Debating science has nothing to do with personalities, unless those people wish to post in this thread. Rather, the propositions at issue are two fold:
1) Whether the earth is, in the aggregate, warming
2) Whether that warming trend is fully or partially caused by human emissions of C02.
Rather than talk about personalities or policies, a healthy debate would present evidence for or against those two propositions. And such evidence should be supported by independent research (not just a critique of the research of others).
I have no beef with nuclear power. To the contrary, I think it's a tragedy that nuclear incidents have prevented further development of nuclear power. The anti-nuclear movement has ironically made nuclear power less safe, by preventing newer and safer designs from coming online and upping the cost of new plants.
I'm also not categorically anti fossil fuel. I make my livelihood in the fossil fuel industry and post in a car forum! It needs to be recognized that, global warming or no, all forms of energy generation have environmental and human impact. But energy is essential to humanity thriving. Even if we disagree on climate change, I think we can agree that a robust energy mix is important.
What I'm suggesting has nothing to do with personalities, it has to do with weighing the arguments of people who know much more about the science than you or I, I am sure. If we were to discuss opposing positions on Quantum Physics, we'd have to argue the positions of people who actually understand Quantum Physics.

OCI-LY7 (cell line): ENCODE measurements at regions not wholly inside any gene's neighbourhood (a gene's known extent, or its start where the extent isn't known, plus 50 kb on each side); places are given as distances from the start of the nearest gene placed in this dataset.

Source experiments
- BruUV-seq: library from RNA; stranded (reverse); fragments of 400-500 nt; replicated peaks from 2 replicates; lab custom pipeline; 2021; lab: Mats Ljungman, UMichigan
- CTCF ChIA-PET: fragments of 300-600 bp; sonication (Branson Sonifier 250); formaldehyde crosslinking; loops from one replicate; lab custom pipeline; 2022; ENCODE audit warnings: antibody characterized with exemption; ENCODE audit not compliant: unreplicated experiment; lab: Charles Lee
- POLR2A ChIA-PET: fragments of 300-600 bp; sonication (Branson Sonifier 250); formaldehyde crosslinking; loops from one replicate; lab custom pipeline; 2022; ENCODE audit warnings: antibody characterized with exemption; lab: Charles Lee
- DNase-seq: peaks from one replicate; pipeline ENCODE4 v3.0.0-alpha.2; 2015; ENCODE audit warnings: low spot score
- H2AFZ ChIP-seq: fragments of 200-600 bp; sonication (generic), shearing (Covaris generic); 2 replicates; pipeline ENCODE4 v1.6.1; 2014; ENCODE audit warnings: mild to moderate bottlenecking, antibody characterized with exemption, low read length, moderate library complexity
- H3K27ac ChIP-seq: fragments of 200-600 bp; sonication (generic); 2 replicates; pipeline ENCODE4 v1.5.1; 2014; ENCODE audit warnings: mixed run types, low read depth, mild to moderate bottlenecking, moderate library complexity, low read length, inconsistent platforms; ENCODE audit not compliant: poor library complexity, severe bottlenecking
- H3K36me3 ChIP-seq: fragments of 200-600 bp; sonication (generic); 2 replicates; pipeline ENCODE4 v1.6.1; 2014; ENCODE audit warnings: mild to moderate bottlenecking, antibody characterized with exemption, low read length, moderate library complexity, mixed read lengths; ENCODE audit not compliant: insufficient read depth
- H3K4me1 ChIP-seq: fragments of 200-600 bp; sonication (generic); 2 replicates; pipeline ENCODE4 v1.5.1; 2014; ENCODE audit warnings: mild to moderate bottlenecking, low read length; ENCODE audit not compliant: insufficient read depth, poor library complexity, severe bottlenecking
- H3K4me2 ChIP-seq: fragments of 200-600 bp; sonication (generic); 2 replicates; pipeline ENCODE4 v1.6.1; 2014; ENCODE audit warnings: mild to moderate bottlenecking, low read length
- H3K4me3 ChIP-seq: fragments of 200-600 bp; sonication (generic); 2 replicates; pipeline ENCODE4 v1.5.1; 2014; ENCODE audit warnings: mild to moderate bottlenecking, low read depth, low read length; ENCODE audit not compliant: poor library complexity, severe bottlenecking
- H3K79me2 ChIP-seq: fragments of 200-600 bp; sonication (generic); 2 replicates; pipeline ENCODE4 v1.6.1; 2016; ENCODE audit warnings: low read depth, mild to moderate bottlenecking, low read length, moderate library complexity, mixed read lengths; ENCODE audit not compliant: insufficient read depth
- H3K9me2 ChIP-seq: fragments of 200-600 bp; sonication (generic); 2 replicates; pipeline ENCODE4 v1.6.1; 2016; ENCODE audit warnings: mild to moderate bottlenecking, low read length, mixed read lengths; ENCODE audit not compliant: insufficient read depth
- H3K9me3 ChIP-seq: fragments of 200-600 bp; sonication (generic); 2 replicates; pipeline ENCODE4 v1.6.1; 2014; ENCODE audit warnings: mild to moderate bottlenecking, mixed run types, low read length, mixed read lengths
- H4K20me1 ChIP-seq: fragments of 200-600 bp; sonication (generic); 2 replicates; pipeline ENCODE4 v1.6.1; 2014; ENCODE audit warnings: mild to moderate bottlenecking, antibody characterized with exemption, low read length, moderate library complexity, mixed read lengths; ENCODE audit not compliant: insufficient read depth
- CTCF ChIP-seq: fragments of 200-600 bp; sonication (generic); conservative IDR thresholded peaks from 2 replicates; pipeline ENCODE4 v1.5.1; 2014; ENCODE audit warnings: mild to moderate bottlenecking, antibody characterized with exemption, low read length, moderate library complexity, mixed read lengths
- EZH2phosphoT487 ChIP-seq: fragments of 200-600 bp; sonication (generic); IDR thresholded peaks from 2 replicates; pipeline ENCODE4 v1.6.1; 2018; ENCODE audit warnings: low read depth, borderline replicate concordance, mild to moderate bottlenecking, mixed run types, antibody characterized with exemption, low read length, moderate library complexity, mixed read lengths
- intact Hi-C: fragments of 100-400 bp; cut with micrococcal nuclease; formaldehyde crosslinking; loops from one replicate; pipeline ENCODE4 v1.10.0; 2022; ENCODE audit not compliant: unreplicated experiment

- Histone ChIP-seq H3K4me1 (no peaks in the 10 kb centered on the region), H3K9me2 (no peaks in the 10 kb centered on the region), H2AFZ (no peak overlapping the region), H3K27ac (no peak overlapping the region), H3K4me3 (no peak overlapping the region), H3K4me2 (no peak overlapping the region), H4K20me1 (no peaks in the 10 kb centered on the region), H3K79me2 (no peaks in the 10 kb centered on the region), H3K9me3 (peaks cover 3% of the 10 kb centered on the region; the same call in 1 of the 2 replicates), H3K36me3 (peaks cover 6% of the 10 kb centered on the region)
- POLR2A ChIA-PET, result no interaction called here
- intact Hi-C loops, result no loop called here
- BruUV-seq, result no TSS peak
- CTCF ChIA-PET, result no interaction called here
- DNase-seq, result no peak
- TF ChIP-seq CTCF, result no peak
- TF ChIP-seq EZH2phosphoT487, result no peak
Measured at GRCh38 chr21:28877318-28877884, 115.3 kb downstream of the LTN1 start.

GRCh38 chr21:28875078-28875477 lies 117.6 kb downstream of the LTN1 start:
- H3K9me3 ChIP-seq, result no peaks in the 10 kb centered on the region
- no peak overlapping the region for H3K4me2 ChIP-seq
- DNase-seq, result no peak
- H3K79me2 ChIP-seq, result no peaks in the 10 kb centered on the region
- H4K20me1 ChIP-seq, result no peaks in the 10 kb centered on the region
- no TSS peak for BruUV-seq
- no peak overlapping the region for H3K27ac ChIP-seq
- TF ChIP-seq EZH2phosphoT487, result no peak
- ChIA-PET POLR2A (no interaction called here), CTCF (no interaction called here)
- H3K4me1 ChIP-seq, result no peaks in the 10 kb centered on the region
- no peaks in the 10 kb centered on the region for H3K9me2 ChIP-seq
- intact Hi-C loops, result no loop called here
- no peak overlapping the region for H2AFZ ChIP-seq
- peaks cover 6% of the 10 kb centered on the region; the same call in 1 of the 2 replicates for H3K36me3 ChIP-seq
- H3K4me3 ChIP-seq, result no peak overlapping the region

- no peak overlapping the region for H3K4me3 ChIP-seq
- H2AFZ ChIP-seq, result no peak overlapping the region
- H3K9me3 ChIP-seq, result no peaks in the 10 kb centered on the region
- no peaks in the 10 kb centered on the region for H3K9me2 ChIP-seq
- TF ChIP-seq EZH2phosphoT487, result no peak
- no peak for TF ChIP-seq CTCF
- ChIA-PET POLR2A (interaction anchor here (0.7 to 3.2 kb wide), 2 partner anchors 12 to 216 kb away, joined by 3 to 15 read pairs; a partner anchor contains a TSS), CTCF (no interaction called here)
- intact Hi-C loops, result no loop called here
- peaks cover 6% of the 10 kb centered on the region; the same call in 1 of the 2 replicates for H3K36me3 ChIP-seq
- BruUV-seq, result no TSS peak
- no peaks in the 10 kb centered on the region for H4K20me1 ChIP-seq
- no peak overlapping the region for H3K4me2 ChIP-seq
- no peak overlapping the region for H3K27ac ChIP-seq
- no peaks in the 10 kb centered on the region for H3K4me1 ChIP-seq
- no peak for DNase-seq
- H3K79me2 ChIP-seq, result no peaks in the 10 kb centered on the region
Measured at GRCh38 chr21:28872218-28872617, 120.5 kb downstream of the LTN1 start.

I think your propositions are completely inadequate. I agree the Earth is warming -- it has been since before the Industrial Revolution. I also assent to the possibility or even likelihood that we are accelerating the warming. So we agree so far as that gets us, I suppose. Beyond that you have questions about policy and the degree to which one accepts the model-based predictions (usually alarmist predictions).
Re science, good science is able to make predictions which are verifiable; almost all the predictions based on the warming models have a woeful record of verification/accuracy. It's really ridiculous with how every missed prediction there's a belated acknowledgment that some of the assumptions must have been wrong but "we'll get it right next time." Freeman Dyson's criticism of alarmism rests on two things: the inherent inaccuracy and unreliability of these models as predictive tools (for example, they either ignore or downplay feedback mechanisms), and the over valuation of the negative impact of increased CO2 on the environment. Rather, he maintains, the biosphere benefits greatly from increased CO2.
Also, re predictions, I think your use of orbital mechanics as an analogy, even a loose analogy, is really misplaced. I work at the place that built and flew the New Horizons spacecraft. We have posters on the wall from 2006 predicting the date and time of the 2015 Pluto flyby to the second, literally. I think the actual flyby was within a couple seconds of the predicted time. At any rate, we understand orbital mechanics with great precision and can predict intercepts with orbiting objects to an almost unbelievable accuracy. Climate models are NOTHING like that. I imagine only the Drake Equation is more sensitive to unknown variables.
I agree with your comments on nuclear power. It's been hobbled by policy, not what has been achievable technologically. Gen 4 nuclear power promises safe power. Hopefully, we can achieve the something like what was promised by the Integral Fast Reactor, before it was cancelled by Clinton at the behest of Hazel O'Leary and climate alarmist John Kerry (how's that for irony) based on specious and inaccurate arguments.